Chrysanthemum Rainbow produces single flowers with delightful circles of contrasting colour on each bloom, which really do show how aptly named they are. The blooms show in a wide mixture of colours and shades and flowers from June to September at a height of approximately 60cm
WHEN TO SOW
Late March to Mid May
WHERE TO SOW
Sow in shallow rows about 1.5cm (¾") deep. Also can be broadcast over wide area and raked in.
WHAT TO DO NEXT
Thin out seedlings as they grow to final spacing of about 15cm 6") apart. Transplant spare seedlings also to enlarge flowering area.
June to September
May also be sown direct into flowering site in September in sheltered or protected areas for really early flowering. Dead head regularly for continual flowering.
FLOWER SEED SOWING TECHNIQUE
Prepare the soil in the flowering site well in advance, ensuring that all weeds are removed. Choose a time for sowing when the soil does not stick to your shoes but is moist below the surface and fairly dry on top. The soil should be crumbly and even. Rake the surface after a light treading.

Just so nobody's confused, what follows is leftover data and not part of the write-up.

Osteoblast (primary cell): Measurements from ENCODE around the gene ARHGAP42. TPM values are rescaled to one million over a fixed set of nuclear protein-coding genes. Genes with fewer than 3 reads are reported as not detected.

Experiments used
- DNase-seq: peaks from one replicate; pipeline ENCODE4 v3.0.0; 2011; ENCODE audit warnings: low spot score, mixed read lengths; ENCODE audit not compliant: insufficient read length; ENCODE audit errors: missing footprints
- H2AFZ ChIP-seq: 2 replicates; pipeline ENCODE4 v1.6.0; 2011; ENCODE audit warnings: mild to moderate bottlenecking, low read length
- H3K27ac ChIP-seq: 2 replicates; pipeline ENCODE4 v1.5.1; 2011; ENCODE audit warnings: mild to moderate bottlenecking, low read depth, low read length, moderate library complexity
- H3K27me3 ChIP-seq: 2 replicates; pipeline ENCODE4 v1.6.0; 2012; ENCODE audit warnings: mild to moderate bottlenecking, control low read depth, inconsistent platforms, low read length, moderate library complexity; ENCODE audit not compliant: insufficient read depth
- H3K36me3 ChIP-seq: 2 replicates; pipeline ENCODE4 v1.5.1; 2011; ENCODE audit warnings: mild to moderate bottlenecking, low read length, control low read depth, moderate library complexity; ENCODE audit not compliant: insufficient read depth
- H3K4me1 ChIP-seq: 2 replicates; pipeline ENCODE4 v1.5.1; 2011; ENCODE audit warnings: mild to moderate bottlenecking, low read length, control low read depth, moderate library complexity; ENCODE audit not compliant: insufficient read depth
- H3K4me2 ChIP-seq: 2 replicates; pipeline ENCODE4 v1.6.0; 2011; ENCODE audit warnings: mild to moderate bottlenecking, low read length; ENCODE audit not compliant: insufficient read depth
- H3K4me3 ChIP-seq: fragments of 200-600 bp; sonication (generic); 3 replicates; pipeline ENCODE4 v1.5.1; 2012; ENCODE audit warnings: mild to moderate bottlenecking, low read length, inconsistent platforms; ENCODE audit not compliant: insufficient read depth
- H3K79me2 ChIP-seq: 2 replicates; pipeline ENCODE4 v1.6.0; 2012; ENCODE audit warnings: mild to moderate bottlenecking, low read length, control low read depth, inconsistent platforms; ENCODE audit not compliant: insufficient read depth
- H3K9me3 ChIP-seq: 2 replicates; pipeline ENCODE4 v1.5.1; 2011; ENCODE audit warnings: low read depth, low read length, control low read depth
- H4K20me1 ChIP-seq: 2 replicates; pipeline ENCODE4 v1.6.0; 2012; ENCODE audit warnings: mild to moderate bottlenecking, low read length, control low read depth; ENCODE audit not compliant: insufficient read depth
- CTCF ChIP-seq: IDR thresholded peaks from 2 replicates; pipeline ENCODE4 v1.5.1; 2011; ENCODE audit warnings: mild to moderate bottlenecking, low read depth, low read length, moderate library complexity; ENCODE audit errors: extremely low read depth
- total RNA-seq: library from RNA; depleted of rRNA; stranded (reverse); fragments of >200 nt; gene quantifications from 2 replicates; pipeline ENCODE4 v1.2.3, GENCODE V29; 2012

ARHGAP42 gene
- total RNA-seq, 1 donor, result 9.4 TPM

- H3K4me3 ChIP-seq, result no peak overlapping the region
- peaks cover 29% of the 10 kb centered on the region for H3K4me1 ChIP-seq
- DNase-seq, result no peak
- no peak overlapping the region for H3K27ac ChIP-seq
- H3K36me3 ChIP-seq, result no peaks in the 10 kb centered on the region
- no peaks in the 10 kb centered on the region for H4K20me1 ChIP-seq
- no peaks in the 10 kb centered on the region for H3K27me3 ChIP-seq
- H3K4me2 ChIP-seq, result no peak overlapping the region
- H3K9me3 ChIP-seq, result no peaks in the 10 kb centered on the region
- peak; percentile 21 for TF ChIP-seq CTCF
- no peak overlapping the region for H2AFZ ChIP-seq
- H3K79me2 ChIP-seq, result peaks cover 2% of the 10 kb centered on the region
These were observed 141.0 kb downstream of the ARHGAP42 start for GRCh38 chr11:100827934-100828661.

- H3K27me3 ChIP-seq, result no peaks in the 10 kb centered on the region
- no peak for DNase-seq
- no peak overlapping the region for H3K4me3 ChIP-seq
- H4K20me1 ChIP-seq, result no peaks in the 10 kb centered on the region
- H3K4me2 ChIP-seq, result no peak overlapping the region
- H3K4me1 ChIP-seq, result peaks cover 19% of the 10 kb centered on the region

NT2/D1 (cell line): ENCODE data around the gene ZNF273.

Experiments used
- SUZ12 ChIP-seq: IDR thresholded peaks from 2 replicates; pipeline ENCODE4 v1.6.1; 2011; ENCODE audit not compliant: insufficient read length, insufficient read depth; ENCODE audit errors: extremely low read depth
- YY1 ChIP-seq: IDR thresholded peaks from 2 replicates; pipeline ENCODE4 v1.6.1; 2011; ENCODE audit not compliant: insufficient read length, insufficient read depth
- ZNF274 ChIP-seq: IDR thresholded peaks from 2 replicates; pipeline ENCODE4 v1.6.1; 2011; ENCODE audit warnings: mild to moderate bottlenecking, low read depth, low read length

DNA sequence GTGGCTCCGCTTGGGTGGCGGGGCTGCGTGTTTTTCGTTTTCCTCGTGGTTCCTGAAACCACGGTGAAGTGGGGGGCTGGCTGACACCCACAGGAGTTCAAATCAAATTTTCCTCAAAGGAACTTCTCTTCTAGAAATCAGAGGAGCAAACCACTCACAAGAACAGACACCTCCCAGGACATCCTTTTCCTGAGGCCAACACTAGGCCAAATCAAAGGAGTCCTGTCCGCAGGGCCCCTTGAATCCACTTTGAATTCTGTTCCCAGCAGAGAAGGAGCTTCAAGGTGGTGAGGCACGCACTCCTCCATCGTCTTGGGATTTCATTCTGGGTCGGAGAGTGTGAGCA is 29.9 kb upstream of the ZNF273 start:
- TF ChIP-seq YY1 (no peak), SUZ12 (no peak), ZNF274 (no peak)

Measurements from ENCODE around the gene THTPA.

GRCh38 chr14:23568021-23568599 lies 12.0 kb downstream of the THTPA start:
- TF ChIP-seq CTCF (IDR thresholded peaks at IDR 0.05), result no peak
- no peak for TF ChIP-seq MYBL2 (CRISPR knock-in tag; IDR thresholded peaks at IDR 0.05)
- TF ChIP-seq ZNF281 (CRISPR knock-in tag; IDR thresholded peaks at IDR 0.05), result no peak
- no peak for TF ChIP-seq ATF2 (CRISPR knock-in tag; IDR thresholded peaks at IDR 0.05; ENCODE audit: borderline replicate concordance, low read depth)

Either mark small rows for sowing or mark an area for scattering seed to rake in afterwards. Hardy Annuals should be sown to a depth of about twice the size of the seed. If the ground is dry, water the rows before sowing, not after.
Sow the seed carefully and thinly, aiming to get a seed ever 2cm (3/4") and then gently rake the soil to cover and firm with the back of the rake. Water gently if the weather is dry for a period, but do not water too often as this will encourage the roots to form just below the surface and you will be watering all summer long to save your plants! Aim to encourage the roots to go further to seek water and you will have a more relaxed summer and a finer show of flowers in the long run.
When the seedlings have formed their first pair of true leaves, they should be thinned out and you can, by careful lifting of the excess plants, transplant them to other flowering sites.
Thin September sown seeds in about October or early November before they cease growth for the winter.